Stephanie Byrd, co-owner of The Block, poses for a photo with chairs on the tables while the restaurant is closed due to the coronavirus in Detroit, May 21, 2020. She’s worried other black-owned businesses will struggle to withstand another wave of economic uncertainty during the pandemic, following decades of inequity that made it hard for many to flourish in the first place. (Photo: AP)
Stephanie Byrd agonized over temporarily laying off nearly the entire staff at her family’s trio of Detroit businesses when the coronavirus pandemic hit.
But she’s not just concerned about the impact on their bottom line.
She’s worried other black-owned businesses will struggle to withstand another wave of economic uncertainty, following decades of inequity that made it hard for many to flourish in the first place.
“Most of the people I know who have businesses and are black are terrified right now,” said Byrd, whose family owns Flood’s Bar & Grille, The Block restaurant and the city’s Garden Theater. “There could be a new wave of black businesses that are able to reinvent themselves post-pandemic, but black businesses could also be wiped out for the most part within a black city. What would it look like without black-owned businesses?”
COVID-19 has disproportionately impacted black Americans, infecting and killing them at higher rates across the nation. But experts say the pandemic has also exacerbated existing economic disparities and raised fresh concerns about the survival of black businesses, many of which have been the backbone of cities like Detroit and Atlanta for years.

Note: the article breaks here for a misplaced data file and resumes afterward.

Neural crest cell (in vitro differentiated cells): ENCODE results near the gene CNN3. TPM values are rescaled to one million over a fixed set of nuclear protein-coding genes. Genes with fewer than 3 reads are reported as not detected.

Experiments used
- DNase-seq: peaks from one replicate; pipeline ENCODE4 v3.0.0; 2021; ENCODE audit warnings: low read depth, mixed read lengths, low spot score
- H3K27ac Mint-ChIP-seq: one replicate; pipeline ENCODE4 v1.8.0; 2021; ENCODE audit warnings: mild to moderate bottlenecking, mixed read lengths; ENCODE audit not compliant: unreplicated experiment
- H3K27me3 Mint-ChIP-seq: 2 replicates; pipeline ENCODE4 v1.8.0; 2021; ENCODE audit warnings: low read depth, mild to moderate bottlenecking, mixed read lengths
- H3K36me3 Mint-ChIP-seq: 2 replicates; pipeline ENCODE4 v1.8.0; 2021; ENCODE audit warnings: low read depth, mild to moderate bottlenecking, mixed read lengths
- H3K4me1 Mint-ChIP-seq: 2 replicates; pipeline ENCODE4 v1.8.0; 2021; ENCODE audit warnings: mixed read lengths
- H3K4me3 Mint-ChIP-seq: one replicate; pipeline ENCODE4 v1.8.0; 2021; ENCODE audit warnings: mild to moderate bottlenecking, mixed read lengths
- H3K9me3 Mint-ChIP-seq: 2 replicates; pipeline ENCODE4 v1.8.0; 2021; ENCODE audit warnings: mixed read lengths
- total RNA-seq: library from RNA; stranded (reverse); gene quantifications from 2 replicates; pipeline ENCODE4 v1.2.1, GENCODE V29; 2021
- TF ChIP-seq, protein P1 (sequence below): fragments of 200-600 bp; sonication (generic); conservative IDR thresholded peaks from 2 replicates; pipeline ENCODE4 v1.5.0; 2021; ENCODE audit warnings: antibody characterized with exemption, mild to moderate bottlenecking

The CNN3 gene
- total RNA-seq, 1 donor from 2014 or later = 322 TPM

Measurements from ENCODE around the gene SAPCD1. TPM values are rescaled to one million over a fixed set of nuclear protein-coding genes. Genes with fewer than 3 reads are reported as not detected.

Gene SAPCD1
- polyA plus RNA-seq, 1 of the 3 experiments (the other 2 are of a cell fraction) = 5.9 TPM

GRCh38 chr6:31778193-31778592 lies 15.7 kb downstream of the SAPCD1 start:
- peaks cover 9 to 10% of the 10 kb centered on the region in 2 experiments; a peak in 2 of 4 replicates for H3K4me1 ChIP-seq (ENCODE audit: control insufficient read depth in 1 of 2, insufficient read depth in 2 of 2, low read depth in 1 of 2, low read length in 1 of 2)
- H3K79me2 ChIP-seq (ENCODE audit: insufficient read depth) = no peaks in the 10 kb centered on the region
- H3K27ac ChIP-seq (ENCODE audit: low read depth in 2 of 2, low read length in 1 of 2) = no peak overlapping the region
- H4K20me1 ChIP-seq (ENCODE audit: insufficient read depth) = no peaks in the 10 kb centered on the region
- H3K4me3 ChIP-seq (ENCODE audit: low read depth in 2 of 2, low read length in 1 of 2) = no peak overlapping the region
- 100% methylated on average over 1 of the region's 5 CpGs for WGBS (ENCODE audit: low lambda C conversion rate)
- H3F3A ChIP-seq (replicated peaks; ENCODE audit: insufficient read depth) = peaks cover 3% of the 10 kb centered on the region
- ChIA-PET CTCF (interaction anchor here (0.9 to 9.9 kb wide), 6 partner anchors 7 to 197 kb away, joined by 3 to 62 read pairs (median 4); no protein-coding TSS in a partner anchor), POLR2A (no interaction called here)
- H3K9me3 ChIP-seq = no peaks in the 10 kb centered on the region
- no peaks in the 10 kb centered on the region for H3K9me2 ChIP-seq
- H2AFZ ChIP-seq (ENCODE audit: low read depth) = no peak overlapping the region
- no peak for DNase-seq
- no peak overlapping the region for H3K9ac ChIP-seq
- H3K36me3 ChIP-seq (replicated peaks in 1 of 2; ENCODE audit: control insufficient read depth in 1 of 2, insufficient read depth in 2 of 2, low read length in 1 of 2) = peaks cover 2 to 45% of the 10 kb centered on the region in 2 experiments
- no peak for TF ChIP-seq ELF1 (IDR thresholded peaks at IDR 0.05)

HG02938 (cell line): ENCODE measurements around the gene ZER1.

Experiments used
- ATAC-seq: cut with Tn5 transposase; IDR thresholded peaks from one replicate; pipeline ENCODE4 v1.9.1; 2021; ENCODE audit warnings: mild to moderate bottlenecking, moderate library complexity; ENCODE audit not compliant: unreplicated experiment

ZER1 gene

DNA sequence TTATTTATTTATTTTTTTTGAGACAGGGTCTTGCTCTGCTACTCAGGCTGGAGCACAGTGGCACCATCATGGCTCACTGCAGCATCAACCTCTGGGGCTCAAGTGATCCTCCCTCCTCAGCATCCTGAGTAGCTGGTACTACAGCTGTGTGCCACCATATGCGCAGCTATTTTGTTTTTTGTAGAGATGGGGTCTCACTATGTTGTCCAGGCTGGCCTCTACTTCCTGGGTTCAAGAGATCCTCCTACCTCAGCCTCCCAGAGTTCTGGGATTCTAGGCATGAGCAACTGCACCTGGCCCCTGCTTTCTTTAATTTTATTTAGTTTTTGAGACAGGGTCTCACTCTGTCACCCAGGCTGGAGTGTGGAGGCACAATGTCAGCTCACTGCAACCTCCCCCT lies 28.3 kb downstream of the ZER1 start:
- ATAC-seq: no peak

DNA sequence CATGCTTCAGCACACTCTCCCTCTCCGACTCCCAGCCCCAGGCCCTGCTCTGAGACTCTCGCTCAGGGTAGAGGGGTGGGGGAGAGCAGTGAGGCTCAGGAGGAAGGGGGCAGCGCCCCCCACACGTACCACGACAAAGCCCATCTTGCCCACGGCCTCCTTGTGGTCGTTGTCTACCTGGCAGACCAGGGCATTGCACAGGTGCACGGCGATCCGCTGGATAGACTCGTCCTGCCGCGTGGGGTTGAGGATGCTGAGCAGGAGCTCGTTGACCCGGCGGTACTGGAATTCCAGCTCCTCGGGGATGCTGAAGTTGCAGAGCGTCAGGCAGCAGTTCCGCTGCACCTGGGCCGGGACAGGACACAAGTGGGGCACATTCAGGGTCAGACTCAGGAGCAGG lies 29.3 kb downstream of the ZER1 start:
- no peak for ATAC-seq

They also worry the pandemic could widen the existing black wealth gap. According to the Federal Reserve’s 2016 Survey of Consumer Finance, the median white family net worth of $171,000 is about 10 times greater than that of a black family’s, which is $17,150.
Black businesses historically have struggled to gain access to financing due to discriminatory lending practices and a lack of relationships with big banks. But civil rights leaders and historians say their struggles are also rooted in the simmering effects of racism and Jim Crow-era laws that enforced racial segregation and denied black people equal opportunities.
“Structural racism has created an environment where black businesses are starved for capital,” said Marc Morial, president and CEO of the National Urban League, a civil rights and urban advocacy organization.
Juliet Walker, founder of University of Texas at Austin’s Center of Black Business, History, Entrepreneurship and Technology, said black enterprises existed even prior to the Civil War. They especially thrived during a “golden age” from 1900 to 1930 in areas such as Tulsa, Oklahoma’s Greenwood District, known as Black Wall Street. But those moments were short-lived.